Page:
Akon (Aliaune Damala Badara Thiam... that’s his real name) the famous rapper and singer in 2014 decided to give filling dance floors a break in favor of bringing solar energy to people living in rural Africa. The idea came when the researches showed that the continent averages 320 days of sunshine a year.

Akon has decided to seriously diversify and set up charity “Akon Lighting Africa” in 2014 which now has finally flourished. 

A wide range of quality solar solutions, including street lamps, domestic and individual kits, have been installed in 14 African countries.

As a result, a number of households, villages, community houses, schools and health centres located in rural areas have been connected to electricity for the first time ever.

Local jobs, primarily for young people, have also been created in these communities, whether for installation of equipment’s or for maintenance.

So, now over 600 Million people can live in the light like the rest of the world thanks to Akon.

This is what some of the people affected had to say about Akon and his charitable work:

“Electricity is more than light. This is a true change in our daily life” – A mother, Yelimané, village, Mali

“Thanks to solar electricity we can now forget about kerosene, that is harmful and so expensive” – Inhabitant, Thiambokh Village, Senegal

“Now I can recharge my phone at home, I do not have to walk for hours or to pay for that” – Inhabitant, Village, Niger

It’s “a no-brainer.” That’s how hip-hop and R&B artist and producer Akon described using solar energy to bring power to hundreds of millions of Africans.

The Missouri-born Senegalese American had just trekked to Mali from an inaugural meeting in Côte d’Ivoire (Ivory Coast) with top West African leaders to talk about renewable energy solutions.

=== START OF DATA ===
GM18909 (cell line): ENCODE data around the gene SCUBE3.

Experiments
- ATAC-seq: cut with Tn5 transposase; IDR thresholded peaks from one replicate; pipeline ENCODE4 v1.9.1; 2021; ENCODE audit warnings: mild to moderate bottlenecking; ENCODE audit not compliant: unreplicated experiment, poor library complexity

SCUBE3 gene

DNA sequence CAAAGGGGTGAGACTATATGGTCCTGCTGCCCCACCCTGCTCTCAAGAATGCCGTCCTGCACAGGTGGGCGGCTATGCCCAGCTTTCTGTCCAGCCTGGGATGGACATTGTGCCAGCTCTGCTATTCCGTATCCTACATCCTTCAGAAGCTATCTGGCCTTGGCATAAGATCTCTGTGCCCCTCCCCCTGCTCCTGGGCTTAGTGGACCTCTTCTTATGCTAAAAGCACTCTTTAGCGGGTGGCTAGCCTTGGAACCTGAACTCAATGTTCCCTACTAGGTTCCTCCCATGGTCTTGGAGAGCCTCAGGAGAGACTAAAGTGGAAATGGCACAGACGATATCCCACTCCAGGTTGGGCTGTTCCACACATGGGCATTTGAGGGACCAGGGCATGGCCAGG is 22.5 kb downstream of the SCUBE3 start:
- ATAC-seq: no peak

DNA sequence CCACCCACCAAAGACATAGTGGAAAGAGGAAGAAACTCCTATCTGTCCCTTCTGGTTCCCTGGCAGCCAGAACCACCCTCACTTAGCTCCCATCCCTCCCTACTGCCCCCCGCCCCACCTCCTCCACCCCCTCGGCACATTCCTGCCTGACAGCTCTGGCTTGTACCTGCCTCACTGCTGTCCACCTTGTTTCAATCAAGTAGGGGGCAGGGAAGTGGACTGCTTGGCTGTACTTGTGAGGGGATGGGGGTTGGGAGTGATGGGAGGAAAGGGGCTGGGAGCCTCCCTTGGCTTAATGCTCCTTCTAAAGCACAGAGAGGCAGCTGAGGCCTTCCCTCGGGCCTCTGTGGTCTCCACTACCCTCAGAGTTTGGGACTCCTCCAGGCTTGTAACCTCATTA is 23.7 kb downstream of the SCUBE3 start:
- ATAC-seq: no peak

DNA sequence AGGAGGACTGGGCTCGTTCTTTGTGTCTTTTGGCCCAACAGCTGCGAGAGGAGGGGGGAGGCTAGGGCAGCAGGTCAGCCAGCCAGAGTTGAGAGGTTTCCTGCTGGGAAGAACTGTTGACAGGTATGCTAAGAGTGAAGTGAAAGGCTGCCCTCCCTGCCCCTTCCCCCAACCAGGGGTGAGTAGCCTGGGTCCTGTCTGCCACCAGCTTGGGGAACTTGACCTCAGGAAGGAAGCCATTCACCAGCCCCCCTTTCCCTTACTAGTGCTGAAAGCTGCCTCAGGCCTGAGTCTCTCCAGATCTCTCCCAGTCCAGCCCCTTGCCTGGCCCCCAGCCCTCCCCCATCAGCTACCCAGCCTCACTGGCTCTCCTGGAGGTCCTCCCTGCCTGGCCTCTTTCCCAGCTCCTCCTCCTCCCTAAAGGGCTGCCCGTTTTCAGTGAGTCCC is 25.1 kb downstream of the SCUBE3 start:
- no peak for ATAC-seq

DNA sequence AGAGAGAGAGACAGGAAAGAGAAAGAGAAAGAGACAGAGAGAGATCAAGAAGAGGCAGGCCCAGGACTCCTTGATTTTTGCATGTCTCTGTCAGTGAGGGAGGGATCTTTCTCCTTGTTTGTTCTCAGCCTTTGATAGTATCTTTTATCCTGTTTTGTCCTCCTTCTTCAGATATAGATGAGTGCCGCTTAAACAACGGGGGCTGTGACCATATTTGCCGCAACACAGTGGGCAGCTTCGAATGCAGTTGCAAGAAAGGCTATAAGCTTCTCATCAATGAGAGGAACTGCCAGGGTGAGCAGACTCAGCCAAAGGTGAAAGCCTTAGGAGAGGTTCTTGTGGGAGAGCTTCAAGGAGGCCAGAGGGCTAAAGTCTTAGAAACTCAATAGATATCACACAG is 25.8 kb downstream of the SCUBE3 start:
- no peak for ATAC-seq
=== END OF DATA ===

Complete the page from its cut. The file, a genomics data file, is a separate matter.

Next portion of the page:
“Africa needs to be sustainable for a long time and be a crutch for the rest of world instead of the other way around,” Akon told ThinkProgress in a phone interview. “A stable Africa helps the world.”

Akon joined five prime ministers representing Benin, Ivory Coast, Mali, Niger, and Togo who gathered in the Ivory Coast’s economic capital of Abidjan for the West African Energy Leaders Group — a conference for business and political leaders working to develop strategies to address the region’s energy crisis.

“Because of the [lack of infrastructure] in Africa, we need more financial institutions to be a part of it, and partner with people who have a vision for Africa as well,” Akon said.

More than 1.3 billion Africans have no access to electricity; and only 5 percent living in sub-Saharan Africa have electricity.

Those staggering figures prompted the certified platinum recording artist to launch the Akon Lighting Africa (ALA) initiative in 2014, which aims to bring solar power to nearly half — 600 million — of the Africans who live without power.

So far, ALA has provided solar street lamps, micro-generators, charging stations, and home kits to 14 countries — Benin, Burkina Faso, Democratic Republic of the Congo, Equatorial Guinea, Gabon, Guinea, Kenya, Namibia, Madagascar, Mali, Niger, Nigeria, Senegal, and Sierra Leone.

The lack of power “stopped us from doing the things we need to do,” he said. “There wasn’t enough electricity to pull from,” to get Africa on par with the rest of the world developmentally, and solar was “the biggest and quickest solution.”

Global prices for solar modules have significantly dropped over the last decade, hitting a record low in 2014. ALA works with a $1 billion credit line from a Chinese solar system provider, allowing countries to pay back the debt over time.

“We want to empower the people to develop their own opportunities,” Akon said. “[But] before you empower people you have to educate them. So we developed the university,” which focuses on solar energy delivery and maintenance, “so they can [eventually] invent technology of their own.”

Instead of dropping technology on unsuspecting villages, ALA also teaches citizens how solar power works and how to install arrays through an educational training program called the Solar Academy.

“In every village we go to, we want to keep that village sustainable,” and promote entrepreneurship, Akon said. “The involvement of the rest of the world will be key. It will have to be started by Africans, but the technology the world has to offer has to be shared.”

The July meeting was the first of its kind, focusing on partnerships between private companies and state agencies. “There’s no way around: The government and investors are going to have to come together to work this out.”


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